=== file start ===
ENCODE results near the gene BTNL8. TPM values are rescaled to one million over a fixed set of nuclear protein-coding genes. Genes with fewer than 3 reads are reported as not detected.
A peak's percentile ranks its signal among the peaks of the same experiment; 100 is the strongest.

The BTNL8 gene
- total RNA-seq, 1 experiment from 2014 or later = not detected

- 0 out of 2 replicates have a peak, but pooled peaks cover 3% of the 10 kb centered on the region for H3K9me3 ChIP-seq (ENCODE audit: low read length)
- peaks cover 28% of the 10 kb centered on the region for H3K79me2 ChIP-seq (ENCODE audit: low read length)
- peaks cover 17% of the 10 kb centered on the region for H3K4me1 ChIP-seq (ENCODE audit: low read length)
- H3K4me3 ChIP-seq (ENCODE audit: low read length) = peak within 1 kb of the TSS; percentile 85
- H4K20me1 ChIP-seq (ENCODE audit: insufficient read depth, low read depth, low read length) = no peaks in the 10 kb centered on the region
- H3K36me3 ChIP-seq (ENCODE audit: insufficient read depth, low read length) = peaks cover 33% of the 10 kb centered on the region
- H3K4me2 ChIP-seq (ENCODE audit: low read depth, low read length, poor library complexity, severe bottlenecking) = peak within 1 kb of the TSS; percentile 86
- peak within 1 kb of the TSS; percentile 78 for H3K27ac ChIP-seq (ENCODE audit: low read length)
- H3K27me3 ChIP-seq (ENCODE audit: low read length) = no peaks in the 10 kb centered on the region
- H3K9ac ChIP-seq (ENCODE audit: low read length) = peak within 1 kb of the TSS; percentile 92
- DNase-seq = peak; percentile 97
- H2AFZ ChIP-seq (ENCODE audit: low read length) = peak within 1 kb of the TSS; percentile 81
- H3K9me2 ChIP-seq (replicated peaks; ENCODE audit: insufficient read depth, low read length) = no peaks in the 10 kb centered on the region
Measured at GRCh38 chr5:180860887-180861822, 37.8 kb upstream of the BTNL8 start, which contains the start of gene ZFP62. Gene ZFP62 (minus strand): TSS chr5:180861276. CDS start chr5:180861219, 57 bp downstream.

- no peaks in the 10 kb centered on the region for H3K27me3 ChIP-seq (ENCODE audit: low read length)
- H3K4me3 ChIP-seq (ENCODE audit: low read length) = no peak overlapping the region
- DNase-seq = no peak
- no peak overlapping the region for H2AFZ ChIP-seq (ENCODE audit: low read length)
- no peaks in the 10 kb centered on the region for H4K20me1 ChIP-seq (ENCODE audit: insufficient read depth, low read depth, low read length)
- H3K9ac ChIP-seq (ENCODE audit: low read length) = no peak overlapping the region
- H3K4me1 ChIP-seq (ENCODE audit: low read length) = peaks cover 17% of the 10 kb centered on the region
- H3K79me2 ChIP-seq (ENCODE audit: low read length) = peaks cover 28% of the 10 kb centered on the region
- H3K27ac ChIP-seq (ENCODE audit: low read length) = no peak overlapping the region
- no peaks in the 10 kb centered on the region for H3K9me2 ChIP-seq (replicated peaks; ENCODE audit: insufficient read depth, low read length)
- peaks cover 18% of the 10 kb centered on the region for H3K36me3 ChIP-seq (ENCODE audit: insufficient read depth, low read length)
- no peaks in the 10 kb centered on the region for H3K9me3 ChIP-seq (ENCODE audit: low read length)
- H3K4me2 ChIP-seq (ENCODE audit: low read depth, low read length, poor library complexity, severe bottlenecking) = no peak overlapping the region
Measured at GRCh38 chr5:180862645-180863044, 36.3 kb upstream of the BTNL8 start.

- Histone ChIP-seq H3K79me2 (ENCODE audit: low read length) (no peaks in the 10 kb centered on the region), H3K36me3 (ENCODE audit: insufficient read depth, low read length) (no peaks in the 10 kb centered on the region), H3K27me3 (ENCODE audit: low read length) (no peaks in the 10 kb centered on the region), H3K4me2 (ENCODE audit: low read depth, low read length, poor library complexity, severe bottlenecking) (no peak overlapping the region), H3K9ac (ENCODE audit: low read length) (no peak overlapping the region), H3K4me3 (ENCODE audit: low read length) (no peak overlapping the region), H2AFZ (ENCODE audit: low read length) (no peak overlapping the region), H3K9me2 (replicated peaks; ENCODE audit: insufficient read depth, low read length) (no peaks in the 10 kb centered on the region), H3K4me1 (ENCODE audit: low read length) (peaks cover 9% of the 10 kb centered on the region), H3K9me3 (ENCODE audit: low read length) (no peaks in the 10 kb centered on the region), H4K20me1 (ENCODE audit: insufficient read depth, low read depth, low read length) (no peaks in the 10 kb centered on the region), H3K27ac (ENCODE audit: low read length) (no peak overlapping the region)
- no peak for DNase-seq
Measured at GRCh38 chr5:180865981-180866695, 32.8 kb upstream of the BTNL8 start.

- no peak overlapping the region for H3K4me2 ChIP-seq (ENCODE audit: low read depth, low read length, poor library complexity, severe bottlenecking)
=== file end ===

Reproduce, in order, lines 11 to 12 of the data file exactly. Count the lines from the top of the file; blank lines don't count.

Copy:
- H3K4me2 ChIP-seq (ENCODE audit: low read depth, low read length, poor library complexity, severe bottlenecking) = peak within 1 kb of the TSS; percentile 86
- peak within 1 kb of the TSS; percentile 78 for H3K27ac ChIP-seq (ENCODE audit: low read length)